Why Criticise Sinn Fein For “England Get Out Of Ireland” Banner? What They’re For Isn’t It?


It’s entirely possible to criticise Sinn Fein – they are the most ghastly little set of socialists after all. About the last remaining enclave of Marxism outside Jezza’s office. It’s even possible to disagree with them – no, England is not responsible for all that has befallen Ireland over the generations. But to criticise Sinn Fein for saying what Sinn Fein is does strike as more than a little odd.

There are those who think that England and the English are responsible for much of what has befallen Ireland. That there’s a group insisting that the English leave seems fair enough therefore. And to critique them for doing just what they’re elected to do does seem churlish at the least.

By birth and culture I’m on the English side of this. Blimey, you’re still going on about it? Didn’t you all decide on this back in 1921? Both a vote and a war? By at least partial descent I’m on the other. Shrug, complicated place the modern world.

But this is silly:

However, many politicians have taken to social media to demand an explanation from Sinn Fein, with many unionist representatives saying the banner was “anti-British”.

Well, yes, it is. That’s the point of Sinn Fein isn’t it?

“It should come as no surprise that Sinn Féin wants a new United Ireland under the provisions of Good Friday Agreement.”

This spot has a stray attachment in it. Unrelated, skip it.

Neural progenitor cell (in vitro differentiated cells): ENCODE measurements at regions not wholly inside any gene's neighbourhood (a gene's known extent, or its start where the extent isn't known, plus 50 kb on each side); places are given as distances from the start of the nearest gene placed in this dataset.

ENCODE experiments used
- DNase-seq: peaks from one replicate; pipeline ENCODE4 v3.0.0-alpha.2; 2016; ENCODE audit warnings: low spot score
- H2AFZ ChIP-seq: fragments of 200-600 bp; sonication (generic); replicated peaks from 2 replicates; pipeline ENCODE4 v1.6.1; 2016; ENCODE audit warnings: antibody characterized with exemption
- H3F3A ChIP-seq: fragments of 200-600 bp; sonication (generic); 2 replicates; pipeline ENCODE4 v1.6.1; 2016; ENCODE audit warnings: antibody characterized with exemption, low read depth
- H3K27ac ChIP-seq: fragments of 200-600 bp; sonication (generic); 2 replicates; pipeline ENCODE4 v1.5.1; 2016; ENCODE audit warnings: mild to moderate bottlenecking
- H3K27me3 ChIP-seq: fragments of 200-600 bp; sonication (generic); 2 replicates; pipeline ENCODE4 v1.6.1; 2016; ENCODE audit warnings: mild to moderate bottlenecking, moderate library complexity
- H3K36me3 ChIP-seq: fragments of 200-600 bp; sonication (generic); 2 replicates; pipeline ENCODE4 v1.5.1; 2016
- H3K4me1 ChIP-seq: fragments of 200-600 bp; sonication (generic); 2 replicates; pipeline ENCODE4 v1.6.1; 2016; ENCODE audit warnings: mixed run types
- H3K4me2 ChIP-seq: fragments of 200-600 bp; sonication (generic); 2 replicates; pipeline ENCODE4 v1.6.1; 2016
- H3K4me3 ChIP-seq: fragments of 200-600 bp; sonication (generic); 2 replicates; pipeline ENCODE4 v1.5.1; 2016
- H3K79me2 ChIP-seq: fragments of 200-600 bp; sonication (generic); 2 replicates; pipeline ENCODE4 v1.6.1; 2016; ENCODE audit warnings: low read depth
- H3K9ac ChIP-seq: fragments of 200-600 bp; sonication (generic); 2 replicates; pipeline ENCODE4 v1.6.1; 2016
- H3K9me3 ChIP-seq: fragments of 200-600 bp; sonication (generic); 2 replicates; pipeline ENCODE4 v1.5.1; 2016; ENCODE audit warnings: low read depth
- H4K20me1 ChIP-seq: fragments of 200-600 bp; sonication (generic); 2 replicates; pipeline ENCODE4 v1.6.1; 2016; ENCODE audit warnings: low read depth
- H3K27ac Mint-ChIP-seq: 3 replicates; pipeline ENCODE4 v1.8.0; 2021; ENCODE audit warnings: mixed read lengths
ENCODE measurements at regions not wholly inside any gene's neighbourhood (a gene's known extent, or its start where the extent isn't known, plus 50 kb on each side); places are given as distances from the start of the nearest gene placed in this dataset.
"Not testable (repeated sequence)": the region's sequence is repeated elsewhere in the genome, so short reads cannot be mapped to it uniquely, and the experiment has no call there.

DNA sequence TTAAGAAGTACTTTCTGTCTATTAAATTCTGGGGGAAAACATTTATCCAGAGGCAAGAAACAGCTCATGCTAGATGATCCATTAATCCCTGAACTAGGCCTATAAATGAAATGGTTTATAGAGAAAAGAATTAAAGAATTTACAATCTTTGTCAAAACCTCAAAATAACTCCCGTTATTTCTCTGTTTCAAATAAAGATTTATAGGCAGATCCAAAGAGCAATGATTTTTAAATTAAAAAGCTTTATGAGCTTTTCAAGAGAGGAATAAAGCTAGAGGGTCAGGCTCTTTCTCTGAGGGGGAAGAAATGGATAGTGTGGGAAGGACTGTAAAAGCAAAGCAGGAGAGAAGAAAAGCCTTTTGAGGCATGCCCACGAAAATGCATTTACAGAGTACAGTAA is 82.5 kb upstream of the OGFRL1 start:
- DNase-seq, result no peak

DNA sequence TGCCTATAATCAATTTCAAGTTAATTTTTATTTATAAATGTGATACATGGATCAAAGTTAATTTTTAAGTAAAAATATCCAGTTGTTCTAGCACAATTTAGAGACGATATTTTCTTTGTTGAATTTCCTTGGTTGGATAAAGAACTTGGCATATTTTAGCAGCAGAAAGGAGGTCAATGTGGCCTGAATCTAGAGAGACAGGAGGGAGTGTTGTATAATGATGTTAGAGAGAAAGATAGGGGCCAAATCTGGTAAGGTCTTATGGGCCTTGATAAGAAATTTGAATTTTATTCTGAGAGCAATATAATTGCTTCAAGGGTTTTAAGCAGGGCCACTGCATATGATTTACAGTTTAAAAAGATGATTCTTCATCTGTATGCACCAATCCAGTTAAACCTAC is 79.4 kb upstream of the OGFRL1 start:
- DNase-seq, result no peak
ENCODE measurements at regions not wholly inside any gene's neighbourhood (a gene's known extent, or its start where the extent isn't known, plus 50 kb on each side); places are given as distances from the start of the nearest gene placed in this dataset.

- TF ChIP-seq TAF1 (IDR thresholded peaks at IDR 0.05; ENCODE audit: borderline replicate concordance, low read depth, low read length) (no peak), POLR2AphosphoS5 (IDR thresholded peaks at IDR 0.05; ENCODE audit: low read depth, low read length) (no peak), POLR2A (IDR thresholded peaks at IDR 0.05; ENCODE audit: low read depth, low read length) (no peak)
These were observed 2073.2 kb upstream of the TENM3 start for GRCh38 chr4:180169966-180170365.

That being rather what Sinn Fein is for. As they themselves point out:

Sinn Féin said the criticism was “faux outrage” and “political point scoring”.

Seriously, this is like demanding an explanation from Paul Holland waving a “We Like Cake” banner. It’s what he’s for.

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Bloke in North Dorset
Bloke in North Dorset

Sinn Fein is anti-English as the banner says, they aren’t anti British as the Belfast Telegraph claims. That is not a subtle difference.


During the peace process SF ran a British Army Out campaign (as they would). In one of the newspapers I saw a photo of a number of soldiers from a Scottish regiment looking a a mural. The mural depicted an Army unit walking away down a lane, with a signpost pointing to “England”. The slogan on the mural was “time for peace time to go home”. I wondered what those Scots would think of the symbolism and assumptions.
SF really does have a problem specifically with the English.
[Edit] found the mural, but not the newspaper photo:comment image